No advice on reclamation methods but just a comment on what you have to work with. When I worked at Square D a number of years ago, contacts were made in a powdered metal using silver, tungsten carbide and binders. The whole mix and process was proprietary but I presume others in the industry use something similar. So you should have two useful commodities there. And there are companies that specialize in separating scrap streams to wind up with rolled sheet stock in steel, copper, brass, etc. Synopsis is maybe you can sell the copper, steel, and contacts as a collection and let the professionals worry about the details of recovery.
    I work in the Lincoln plant. Which plant did you work at, Cedar Rapids?

  6. #6
    Join Date
    Aug 2006
    Location
    Beaverton, OR
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    7,104

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    Nitric acid will dissolve silver to create silver nitrate then you can reclaim the silver from solution. The nitric should not attack the brass and copper at normal concentrations. I think... Its been a while.

  7. #7

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    Quote Originally Posted by MaxxLagg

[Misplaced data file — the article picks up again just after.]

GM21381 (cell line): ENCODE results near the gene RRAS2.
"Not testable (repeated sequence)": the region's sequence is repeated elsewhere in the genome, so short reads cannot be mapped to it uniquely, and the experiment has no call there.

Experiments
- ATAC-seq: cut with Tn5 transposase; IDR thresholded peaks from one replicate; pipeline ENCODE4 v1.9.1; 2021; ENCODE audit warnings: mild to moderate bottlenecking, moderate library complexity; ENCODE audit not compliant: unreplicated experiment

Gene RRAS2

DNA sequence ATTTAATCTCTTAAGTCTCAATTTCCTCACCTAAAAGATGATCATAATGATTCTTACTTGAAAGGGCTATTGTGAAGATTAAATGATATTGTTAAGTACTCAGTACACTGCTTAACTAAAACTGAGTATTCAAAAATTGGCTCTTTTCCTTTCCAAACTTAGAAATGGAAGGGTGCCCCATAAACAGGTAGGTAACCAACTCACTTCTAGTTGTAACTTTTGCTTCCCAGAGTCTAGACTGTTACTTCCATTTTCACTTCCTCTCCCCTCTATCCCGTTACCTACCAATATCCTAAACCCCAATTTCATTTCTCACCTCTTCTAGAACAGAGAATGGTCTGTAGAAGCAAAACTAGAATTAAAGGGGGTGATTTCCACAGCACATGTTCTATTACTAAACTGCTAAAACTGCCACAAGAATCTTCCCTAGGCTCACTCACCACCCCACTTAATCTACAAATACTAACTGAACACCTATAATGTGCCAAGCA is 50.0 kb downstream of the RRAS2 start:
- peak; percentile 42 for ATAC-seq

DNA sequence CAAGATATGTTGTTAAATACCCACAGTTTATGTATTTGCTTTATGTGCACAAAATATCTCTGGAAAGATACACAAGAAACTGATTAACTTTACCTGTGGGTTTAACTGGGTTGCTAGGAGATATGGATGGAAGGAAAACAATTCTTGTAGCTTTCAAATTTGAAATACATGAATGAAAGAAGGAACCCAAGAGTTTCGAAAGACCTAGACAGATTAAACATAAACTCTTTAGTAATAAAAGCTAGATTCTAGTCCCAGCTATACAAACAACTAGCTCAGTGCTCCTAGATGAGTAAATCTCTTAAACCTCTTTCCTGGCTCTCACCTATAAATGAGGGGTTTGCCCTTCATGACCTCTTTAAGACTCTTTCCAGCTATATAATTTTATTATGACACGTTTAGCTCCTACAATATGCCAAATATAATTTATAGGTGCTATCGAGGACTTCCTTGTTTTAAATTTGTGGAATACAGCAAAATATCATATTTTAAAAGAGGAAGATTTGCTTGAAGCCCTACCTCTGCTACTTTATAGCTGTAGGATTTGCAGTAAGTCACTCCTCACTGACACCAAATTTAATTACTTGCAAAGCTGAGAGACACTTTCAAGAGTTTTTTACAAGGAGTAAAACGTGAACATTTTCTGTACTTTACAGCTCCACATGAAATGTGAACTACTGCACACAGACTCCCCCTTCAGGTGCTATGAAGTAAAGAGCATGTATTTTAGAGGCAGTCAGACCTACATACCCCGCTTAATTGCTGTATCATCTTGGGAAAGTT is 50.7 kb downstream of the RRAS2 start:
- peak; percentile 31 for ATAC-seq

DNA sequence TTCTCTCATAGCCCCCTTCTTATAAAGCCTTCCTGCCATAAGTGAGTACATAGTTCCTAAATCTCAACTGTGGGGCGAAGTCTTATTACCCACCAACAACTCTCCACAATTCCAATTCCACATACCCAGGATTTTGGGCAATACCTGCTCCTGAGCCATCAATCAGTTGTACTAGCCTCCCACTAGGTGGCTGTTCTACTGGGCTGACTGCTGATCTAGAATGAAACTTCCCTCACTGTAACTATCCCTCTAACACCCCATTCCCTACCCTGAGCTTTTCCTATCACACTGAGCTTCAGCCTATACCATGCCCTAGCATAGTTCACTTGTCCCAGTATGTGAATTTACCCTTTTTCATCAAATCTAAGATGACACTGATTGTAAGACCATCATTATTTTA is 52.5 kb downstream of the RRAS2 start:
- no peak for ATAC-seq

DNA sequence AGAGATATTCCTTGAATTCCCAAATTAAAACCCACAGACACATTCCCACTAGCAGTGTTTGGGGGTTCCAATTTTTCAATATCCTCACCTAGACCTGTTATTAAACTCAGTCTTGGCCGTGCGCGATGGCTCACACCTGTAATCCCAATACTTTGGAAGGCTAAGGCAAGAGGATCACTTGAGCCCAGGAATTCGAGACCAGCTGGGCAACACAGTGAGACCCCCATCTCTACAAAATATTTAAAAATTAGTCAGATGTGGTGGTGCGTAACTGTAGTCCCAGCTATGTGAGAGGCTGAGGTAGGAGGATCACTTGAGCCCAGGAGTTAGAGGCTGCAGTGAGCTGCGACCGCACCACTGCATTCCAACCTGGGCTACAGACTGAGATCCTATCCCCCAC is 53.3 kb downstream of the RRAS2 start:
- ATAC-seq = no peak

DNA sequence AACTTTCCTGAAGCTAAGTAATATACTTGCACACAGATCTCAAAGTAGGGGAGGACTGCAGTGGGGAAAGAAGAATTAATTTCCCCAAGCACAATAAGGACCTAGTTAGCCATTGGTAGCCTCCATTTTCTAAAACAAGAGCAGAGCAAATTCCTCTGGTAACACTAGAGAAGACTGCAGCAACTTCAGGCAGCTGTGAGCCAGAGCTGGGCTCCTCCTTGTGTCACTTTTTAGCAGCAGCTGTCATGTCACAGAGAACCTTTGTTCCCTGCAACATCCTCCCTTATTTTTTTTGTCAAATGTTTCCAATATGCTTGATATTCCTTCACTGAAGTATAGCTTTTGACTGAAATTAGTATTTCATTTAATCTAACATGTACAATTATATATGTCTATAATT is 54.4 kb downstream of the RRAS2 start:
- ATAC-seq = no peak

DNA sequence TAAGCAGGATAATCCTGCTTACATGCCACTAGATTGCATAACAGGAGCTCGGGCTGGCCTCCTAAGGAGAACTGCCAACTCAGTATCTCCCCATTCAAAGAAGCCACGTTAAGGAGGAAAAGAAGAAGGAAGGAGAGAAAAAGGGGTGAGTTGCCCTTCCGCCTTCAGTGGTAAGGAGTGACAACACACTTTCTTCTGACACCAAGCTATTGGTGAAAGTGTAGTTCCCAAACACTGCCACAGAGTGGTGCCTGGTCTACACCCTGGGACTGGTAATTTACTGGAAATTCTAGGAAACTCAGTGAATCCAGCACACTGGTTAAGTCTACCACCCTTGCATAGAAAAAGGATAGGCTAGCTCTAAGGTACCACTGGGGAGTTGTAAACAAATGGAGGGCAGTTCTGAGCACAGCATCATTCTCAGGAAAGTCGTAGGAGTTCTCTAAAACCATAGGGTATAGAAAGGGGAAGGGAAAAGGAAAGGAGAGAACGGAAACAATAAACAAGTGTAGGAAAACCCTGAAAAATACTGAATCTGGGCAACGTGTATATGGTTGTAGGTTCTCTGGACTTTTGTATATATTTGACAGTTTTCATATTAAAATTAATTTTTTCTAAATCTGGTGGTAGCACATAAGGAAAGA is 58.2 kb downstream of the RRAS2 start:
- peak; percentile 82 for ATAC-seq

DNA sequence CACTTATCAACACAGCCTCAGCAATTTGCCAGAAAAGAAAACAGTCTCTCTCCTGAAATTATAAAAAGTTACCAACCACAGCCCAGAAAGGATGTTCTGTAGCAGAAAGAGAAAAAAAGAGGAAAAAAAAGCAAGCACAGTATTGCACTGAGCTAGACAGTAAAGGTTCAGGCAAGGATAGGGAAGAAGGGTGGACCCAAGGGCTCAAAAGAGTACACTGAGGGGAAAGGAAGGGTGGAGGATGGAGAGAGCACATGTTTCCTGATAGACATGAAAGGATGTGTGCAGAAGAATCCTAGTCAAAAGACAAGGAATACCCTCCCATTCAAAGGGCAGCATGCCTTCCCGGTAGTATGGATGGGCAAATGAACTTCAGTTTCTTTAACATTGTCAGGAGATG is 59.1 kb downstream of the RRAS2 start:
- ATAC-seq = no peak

I work in the Lincoln plant. Which plant did you work at, Cedar Rapids?
    Yeah, what was your first clue? I relocated in '92 so much water has gone under the bridge since then though there probably haven't been any radical changes in technology. Spent some time in the toolroom, then in tool engineering and while I might have had some complaints with the organization and the direction things were going, I do give them credit for some good experience, some good co-workers (not counting the others) and a lot of good stories. Did I ever tell you about the time .... ?

    How are things there, by the way?
    .
    "Opportunity is missed by most people because it is dressed in overalls and looks like work." Thomas Edison

  8. #8
    Join Date
    Jan 2003
    Location
    El Dorado Hills, CA
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    A friend of mine does heavy industrial electrical work for a living. For years he saved anything electrically defective that had silver content for later reclamation. At the end of the year, he had his silver ingots made into very nice commemorative coins of his own design that he gave to friends and family at Christmas time. He no longer does that.

    EPA and CA environmental law safeguards made the commercially based reclamation process prohibitively expensive to the point of not being worth the effort. Admittedly, the stoppage occurred before our recent large price increases in precious metals.
    Last edited by Pherdie; 02-02-2011 at 09:07 PM.

  9. #9
    Join Date
    Feb 2007
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    2,078

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    Contact silver is more like silver solder than pure silver. At least the sample I took to the silversmith's shop was. I had a request from a junkyard owner who had collected a lot of it,and wanted to have little ingots cast to give his friends for Christmas presents.

  10. #10
    Join Date
    Apr 2005
    Location
    Tucson AZ
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    I've had some contacts replaced and they were cadmium-silver. Be careful of vapors from melting and expect a max return of 50% silver value.